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  • PREP TIME1hour 
  • COOK TIME30minutes 
  • PROVING TIME2hours  30minutes 
  • TOTAL TIME4hours 
  • COURSEAppetizer
  • CUISINEasian


Bao Buns:

3 ¾ cups 450g plain (all-purpose) flour

2 tbsp. caster sugar

½ tsp salt

2 tsp instant dried yeast equivalent to one packet or 7g

3 tbsp. whole milk

¾ cup + 2 tbsp. warm water 210ml altogether

3 tbsp. unsalted butter very soft

1 tbsp. olive oil

Chicken and Marinade:

4 chicken breasts sliced into bite-size chunks

1 cup 240ml buttermilk

½ tsp salt

¼ tsp white pepper

¼ tsp garlic salt


Crispy Coating:

1 ½ cups 180g plain (all-purpose) flour

1 tsp salt

1 tsp ground black pepper

½ tsp garlic salt

½ tsp celery salt

1 tsp dried thyme

1 tsp paprika

1 tsp baking powder

1 tsp chili flakes

Vegetable oil for deep frying at least 1 liter/four cups

Korean Sauce:

2 tbsp. gochujang paste

2 tbsp. honey

4 tbsp. brown sugar

4 tbsp. soy sauce

2 cloves garlic peeled and minced

2 tsp minced ginger

1 tbsp. vegetable oil

1 tbsp. sesame oil

To Serve:

1 small red onion thinly sliced

¼ cucumber chopped into small pieces

Small bunch of fresh coriander cilantro, roughly chopped

2 tsp black and white sesame seeds


Start by making the bao buns. In a bowl, mix together the plain flour, caster sugar, salt, and instant dried yeast.

In a separate jug, combine the whole milk, warm water, and soft unsalted butter. Stir until the butter melts, then pour the liquid mixture into the flour mixture. Stir with a spoon initially, then knead the dough on a floured surface for 10 minutes, or use a mixer with a dough hook.

Place the dough in an oiled bowl, cover with clingfilm or a damp tea towel, and leave it to prove for 90 minutes to 2 hours, or until doubled in size.

While the dough is proving, prepare the Korean chicken. In a bowl, mix the chicken breasts, buttermilk, salt, white pepper, and garlic salt. Cover the bowl and let the chicken marinate in the fridge for at least 1 hour.

After the dough has proved, tip it out onto a floured surface and knead it again. Divide the dough into 20 balls and roll each ball into an oval shape on top of a piece of baking parchment.

Brush the ovals with olive oil and fold them over using a chopstick, leaving a little space in the fold. Remove the chopstick and place each bun on a small piece of baking parchment.

Arrange the buns, along with the parchment, on trays. Cover each tray with clingfilm or a carrier bag, making sure it doesn’t touch the dough, and let them prove for an additional hour, until puffed up.

Preheat the oven on low heat to keep the cooked chicken warm. Heat a large pan of vegetable oil or a deep fat fryer until hot.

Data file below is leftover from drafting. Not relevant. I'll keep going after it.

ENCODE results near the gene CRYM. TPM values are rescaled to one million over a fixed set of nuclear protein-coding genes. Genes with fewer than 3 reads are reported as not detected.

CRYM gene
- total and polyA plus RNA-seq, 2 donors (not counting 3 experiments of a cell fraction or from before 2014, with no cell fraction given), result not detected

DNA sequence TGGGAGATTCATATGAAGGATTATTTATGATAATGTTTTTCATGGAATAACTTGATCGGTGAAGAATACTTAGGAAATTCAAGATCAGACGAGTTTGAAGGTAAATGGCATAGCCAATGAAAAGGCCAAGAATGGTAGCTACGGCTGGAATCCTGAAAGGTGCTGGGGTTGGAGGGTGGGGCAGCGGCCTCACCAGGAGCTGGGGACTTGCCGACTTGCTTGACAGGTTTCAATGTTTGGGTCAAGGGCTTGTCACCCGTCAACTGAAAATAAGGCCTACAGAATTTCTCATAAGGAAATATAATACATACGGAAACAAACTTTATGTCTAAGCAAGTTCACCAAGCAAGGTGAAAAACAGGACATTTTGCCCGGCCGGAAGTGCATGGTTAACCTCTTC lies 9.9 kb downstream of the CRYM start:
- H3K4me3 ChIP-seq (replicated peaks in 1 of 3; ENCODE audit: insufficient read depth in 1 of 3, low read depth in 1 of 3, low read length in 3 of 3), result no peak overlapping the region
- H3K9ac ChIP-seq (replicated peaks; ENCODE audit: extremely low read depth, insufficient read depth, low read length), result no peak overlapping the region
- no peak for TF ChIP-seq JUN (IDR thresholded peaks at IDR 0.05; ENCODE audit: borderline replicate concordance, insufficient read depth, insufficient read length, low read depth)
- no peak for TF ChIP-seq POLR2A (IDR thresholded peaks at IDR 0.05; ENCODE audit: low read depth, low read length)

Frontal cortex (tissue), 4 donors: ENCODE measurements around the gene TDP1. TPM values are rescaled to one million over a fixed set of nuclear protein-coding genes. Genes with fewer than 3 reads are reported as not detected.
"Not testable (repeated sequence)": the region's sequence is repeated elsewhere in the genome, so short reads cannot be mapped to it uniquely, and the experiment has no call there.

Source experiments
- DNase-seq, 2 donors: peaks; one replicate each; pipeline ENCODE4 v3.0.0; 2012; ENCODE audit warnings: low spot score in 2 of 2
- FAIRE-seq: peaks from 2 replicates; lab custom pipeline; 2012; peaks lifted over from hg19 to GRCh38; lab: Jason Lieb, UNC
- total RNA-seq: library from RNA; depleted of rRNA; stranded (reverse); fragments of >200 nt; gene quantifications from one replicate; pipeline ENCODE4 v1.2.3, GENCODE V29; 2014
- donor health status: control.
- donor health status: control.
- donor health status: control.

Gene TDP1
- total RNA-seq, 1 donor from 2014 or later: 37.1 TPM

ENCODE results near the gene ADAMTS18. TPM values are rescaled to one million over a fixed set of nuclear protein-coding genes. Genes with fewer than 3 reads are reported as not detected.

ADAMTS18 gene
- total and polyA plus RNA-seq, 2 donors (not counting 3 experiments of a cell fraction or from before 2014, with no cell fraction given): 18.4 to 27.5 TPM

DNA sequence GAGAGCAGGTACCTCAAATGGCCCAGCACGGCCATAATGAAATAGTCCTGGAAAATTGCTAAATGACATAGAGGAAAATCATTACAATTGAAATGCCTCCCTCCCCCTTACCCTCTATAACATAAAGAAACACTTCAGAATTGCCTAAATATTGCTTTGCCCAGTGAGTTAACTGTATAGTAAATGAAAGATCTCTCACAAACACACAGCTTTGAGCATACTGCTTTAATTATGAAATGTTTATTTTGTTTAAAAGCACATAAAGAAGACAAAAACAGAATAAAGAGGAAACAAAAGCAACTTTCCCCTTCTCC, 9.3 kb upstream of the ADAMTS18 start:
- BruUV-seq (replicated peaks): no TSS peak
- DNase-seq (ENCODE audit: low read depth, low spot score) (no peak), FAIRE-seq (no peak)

In a small bowl, mix together the ingredients for the crispy coating. Take a piece of chicken from the marinade, allowing the excess buttermilk to drip off, then coat the chicken in the crispy coating mixture. Repeat with all the chicken pieces.

Fry the coated chicken pieces in batches, around 10-12 at a time, for 3-5 minutes until golden brown and cooked through. Place the cooked chicken on a tray in the oven to keep warm while frying the remaining chicken.

In a steamer pan, steam the bao buns in batches, using baking parchment, for 10 minutes.

While the chicken and buns are cooking, prepare the Korean sauce. In a saucepan, combine the gochujang paste, honey, brown sugar, soy sauce, minced garlic, minced ginger, vegetable oil, and sesame oil. Stir together and bring to a boil, then simmer for 5 minutes until thickened.

Place all the cooked chicken in a bowl and pour the sauce over it. Toss the chicken to coat it in the flavorful sauce.

Carefully open the steamed bao buns and stuff them with the Korean chicken. Top with sliced red onion, chopped cucumber, fresh coriander (cilantro), and a sprinkle of black and white sesame seeds before serving.


You can easily adjust the spice level of the Korean sauce by adding more or less gochujang paste and chili flakes, according to your preference.

For a vegetarian version, you can substitute the chicken with crispy tofu or your favorite vegetable protein.

If you don’t have buttermilk, you can make a substitute by adding 1 tablespoon of lemon juice or vinegar to 1 cup of milk. Let it sit for 5 minutes before using it in the marinade.

To make the bao buns ahead of time, you can freeze them once they have cooled down. Just thaw and steam them before serving.

For an extra touch of freshness, you can add pickled vegetables, such as carrots or daikon radish, to the toppings.

Remember to be cautious when working with hot oil and always use a thermometer to monitor the oil temperature for safe frying.


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